When Comic Relief awarded more than half a million pounds to Plymouth University last year, it marked a new beginning for both the institution and the charity.
The first instance of the biennial appeal awarding funding to higher education, it also enabled the University to forge a partnership with an established social enterprise in eastern Africa, taking its mission to transform lives and adapting it for one of the poorest corners of the planet.
Almost six months later, the University and its partners are ensuring the funding is having an impact.
The two-year project – funded with £535,484 from Comic Relief – sees the University working with an international partner, the Farm Shop Trust, and one of Plymouth’s existing partner colleges – Duchy College in Cornwall – whose rural business network has been identified as an exemplar model for supporting rural entrepreneurship.
Using their collective expertise in social enterprise and business growth, they have already analysed the current set-up as part of their mission to develop a sustainable and commercially viable supply chain for agricultural inputs across its network.
A number of new shops have opened in Kenya’s Kiambu County, and the team have also begun to train and educate farmers and students in the communities, with a view to creating jobs and opportunities in an area where youth unemployment is a major problem.
Since the funding was awarded in September 2014, the Plymouth team have twice visited Kenya to gain first-hand knowledge of the communities they are trying to help and the challenges they face.
Dr Bob Newbery, Associate Professor in Entrepreneurship and Development at Plymouth University, said:
“Going out to Kenya and engaging with the local people was a really amazing experience. We wanted to do a survey to show the current situation, but before we could do that we had to go in and have tea with the chiefs of each community as their backing gives you a sense of legitimacy. In some cases, the initial reception was a little frosty but we were able to convince them our work had the potential to positively impact on them and their communities.”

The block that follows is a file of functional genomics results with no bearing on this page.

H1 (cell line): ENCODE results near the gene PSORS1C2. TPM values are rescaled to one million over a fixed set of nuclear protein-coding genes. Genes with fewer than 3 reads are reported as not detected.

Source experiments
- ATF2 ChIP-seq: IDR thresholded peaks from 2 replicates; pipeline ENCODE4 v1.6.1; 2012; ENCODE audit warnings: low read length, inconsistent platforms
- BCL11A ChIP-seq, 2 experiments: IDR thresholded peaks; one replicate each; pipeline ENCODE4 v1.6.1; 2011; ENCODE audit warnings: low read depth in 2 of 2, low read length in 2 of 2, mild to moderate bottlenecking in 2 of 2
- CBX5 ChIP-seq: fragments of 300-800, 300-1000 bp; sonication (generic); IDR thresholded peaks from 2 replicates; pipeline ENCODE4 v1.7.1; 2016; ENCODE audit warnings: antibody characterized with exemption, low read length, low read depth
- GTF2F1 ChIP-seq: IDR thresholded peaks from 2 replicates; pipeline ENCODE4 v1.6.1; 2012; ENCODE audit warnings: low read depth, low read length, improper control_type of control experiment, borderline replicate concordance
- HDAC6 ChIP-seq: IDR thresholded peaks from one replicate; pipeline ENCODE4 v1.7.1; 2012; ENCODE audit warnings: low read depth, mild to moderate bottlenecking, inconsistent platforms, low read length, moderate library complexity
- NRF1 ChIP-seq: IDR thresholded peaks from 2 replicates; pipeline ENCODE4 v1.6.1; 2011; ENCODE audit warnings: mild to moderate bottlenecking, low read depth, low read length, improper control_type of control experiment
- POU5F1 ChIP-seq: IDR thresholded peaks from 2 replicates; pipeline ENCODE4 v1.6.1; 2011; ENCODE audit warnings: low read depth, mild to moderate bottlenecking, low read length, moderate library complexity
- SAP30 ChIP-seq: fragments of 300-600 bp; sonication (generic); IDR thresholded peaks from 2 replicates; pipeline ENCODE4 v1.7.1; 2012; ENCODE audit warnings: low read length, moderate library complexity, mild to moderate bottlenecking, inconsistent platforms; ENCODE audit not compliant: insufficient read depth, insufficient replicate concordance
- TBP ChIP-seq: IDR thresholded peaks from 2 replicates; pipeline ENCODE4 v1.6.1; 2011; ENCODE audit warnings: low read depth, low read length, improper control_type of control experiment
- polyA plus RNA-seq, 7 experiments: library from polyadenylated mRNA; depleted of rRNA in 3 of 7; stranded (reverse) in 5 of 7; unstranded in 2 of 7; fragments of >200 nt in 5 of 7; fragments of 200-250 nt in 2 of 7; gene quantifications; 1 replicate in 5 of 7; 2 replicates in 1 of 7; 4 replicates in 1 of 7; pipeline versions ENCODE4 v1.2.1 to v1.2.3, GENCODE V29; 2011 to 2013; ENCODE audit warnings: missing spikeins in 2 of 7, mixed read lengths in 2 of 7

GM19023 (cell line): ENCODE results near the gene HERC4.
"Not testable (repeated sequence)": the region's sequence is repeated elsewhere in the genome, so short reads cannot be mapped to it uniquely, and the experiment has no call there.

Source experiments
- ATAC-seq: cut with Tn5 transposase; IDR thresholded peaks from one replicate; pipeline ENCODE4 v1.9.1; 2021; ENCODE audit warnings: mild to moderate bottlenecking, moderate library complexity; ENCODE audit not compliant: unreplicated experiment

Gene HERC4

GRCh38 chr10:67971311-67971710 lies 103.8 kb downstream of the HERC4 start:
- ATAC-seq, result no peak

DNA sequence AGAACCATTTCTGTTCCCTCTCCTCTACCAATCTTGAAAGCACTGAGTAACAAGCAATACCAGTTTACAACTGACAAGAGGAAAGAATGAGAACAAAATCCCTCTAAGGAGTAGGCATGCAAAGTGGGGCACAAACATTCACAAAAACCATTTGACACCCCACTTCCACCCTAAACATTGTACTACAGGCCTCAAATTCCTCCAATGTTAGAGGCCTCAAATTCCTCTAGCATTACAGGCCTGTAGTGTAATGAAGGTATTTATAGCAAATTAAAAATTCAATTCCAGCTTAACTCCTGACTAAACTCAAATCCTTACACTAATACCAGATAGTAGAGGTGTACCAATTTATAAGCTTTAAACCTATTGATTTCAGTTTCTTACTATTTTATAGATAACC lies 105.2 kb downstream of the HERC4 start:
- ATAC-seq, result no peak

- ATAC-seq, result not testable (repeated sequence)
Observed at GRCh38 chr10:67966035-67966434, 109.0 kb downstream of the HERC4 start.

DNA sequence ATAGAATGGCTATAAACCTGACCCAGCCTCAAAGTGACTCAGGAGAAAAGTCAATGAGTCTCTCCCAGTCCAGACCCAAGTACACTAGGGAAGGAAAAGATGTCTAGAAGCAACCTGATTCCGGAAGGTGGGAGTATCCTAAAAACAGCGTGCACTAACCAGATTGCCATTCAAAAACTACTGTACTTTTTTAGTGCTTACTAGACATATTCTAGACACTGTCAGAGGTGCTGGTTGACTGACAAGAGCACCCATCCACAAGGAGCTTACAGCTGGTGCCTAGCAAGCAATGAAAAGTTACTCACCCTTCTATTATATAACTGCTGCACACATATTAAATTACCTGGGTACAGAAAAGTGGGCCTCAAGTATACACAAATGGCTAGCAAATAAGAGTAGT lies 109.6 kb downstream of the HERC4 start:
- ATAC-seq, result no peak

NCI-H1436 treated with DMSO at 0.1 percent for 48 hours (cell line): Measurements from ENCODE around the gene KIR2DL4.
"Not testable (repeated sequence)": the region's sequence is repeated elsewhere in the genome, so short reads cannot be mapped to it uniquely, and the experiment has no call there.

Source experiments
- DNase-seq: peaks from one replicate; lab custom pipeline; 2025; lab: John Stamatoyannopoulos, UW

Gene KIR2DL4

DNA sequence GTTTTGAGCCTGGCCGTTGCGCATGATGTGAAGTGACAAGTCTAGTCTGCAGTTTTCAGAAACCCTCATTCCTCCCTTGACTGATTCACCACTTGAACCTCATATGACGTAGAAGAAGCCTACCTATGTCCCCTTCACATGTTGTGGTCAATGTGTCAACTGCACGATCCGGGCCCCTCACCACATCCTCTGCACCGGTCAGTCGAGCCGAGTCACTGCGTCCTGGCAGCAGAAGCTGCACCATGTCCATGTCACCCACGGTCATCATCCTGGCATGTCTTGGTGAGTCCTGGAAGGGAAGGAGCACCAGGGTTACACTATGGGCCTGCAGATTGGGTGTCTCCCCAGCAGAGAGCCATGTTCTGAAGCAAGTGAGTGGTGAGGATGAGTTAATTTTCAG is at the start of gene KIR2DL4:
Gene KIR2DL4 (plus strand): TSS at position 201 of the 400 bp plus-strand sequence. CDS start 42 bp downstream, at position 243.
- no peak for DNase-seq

During visits in October and February, Dr Newbery and Duchy’s Dr Stephen Roderick selected two towns and two smaller villages for the initial research project, which aims to assess a number of factors about existing community life.
Through their surveys, they hope to gain knowledge of farming yield, wellbeing, children’s education, social demographics, entrepreneurial and leadership skills; poverty levels, nutritional levels, and farming practice and knowledge.
Two of the four selected communities are among those scheduled to receive new farm shops, and the impact they have on all of these areas will be analysed as the project continues.
Dr Newbery adds:
“Next year, we will go back and assess the impact of the new farm shops on these communities and their people. But we will also be able to continue the work we have already done in training people to staff the shops, as that is another key focus of our work. The new shops already have franchisees, but shop assistants must be qualified to a certain level. Also there is a big problem with youth unemployment, so what they are doing is talking to young farmers and training them up.”